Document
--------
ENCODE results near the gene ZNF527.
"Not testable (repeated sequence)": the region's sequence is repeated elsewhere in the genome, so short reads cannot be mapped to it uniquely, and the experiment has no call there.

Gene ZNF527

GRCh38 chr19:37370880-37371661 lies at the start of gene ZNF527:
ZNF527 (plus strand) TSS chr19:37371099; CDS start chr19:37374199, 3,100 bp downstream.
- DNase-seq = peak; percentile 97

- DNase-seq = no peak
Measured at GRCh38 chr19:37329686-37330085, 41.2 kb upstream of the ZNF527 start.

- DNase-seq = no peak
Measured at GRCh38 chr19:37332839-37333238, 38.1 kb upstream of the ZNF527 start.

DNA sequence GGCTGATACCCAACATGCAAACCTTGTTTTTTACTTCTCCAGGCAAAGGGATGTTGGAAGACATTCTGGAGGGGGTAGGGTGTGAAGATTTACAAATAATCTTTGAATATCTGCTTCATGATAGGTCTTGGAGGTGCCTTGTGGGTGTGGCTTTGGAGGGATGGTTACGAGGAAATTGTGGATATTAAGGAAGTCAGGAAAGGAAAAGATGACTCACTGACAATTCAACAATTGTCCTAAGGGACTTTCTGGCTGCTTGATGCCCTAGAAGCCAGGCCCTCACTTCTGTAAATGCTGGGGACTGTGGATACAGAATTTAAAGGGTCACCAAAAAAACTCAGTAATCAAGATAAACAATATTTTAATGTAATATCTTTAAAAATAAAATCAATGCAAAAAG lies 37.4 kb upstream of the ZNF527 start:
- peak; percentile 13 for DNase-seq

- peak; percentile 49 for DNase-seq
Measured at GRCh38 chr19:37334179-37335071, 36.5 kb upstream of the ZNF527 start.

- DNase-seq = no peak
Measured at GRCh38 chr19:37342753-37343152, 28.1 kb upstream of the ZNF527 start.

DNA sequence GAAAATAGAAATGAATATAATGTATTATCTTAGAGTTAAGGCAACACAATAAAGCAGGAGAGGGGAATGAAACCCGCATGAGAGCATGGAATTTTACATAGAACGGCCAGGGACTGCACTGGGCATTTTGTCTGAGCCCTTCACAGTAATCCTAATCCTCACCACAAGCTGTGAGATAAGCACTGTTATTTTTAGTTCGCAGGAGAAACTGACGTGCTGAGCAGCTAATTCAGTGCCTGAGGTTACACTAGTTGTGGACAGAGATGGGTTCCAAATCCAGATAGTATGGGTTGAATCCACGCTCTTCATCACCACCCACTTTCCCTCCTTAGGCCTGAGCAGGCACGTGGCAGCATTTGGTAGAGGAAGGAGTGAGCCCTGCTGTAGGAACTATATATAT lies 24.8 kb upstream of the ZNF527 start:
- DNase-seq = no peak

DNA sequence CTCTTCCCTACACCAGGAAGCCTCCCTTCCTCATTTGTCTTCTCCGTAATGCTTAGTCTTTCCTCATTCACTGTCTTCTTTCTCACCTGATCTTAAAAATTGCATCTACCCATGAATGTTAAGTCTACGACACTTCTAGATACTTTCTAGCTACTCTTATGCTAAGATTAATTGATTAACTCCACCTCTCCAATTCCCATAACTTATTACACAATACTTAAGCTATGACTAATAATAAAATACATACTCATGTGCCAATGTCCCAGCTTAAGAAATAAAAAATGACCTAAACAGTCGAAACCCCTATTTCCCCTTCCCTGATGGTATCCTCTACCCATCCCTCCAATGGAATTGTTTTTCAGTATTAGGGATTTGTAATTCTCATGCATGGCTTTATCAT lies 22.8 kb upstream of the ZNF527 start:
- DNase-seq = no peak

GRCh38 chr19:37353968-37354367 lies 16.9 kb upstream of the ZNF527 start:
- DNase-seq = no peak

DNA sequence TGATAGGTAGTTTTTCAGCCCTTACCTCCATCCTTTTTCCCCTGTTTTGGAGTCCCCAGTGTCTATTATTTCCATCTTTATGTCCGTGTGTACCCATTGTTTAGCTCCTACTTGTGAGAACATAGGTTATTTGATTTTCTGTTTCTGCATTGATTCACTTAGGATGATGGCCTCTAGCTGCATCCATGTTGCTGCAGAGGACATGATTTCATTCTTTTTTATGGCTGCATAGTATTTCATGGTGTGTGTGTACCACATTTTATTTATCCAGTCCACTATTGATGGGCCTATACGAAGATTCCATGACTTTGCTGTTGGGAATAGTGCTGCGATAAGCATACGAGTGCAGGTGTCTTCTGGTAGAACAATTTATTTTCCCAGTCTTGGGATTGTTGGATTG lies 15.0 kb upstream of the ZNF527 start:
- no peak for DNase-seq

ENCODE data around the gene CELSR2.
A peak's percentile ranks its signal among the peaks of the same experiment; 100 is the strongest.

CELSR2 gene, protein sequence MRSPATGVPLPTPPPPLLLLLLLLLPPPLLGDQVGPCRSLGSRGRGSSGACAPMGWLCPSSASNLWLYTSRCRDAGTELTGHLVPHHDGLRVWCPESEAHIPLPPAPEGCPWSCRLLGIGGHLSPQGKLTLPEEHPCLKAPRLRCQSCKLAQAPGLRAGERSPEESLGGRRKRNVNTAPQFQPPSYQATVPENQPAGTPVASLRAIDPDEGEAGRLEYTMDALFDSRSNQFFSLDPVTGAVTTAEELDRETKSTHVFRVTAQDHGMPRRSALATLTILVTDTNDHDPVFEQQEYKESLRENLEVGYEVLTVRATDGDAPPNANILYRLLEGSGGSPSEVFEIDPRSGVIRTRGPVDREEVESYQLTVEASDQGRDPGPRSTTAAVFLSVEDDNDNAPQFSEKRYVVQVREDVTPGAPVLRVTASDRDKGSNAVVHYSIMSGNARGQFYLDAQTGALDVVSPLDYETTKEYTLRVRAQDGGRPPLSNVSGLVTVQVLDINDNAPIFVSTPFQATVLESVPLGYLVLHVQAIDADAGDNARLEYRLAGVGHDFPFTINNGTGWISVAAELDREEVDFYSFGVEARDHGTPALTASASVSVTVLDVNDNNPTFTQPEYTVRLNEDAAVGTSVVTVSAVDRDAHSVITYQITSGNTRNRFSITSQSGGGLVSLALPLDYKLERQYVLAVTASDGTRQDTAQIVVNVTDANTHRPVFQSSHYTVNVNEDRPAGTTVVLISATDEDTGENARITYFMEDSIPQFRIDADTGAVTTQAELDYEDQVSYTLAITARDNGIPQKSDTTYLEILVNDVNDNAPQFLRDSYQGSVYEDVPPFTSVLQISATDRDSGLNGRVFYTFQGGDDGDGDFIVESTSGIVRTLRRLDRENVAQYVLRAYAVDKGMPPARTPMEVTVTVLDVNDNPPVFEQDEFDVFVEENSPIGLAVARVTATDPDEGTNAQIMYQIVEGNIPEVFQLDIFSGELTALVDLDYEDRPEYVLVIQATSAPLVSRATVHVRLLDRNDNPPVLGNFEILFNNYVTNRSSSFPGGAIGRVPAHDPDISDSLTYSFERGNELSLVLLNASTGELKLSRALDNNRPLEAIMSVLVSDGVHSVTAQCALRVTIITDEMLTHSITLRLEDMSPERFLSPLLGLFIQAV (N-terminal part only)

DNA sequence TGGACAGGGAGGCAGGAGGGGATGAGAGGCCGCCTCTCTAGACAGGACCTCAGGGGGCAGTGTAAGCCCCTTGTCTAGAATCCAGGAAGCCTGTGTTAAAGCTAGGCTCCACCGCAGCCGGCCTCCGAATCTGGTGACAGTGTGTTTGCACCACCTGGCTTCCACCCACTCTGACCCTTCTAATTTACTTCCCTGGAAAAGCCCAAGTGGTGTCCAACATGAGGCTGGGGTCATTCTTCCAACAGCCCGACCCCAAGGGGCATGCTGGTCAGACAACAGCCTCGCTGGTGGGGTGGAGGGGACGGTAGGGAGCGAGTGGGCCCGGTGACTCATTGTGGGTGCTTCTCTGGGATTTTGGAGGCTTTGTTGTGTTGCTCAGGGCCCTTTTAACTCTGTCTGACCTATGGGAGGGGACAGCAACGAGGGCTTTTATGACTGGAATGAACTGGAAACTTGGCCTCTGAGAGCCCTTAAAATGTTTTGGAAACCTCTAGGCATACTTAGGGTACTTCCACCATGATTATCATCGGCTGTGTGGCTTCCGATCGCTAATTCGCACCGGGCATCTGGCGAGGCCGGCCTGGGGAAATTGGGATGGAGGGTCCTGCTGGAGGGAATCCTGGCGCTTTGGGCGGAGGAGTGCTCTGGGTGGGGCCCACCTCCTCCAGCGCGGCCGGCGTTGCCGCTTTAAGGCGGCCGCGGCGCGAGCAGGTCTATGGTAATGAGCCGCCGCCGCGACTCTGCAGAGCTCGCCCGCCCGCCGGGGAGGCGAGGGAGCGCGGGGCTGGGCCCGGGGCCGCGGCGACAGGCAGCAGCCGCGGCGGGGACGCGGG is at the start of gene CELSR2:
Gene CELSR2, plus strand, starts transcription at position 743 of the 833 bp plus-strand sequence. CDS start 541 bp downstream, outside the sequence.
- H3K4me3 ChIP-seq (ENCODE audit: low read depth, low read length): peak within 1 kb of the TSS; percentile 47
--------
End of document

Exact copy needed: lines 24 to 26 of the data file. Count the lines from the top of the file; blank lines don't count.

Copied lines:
- no peak for DNase-seq

ENCODE data around the gene CELSR2.
A peak's percentile ranks its signal among the peaks of the same experiment; 100 is the strongest.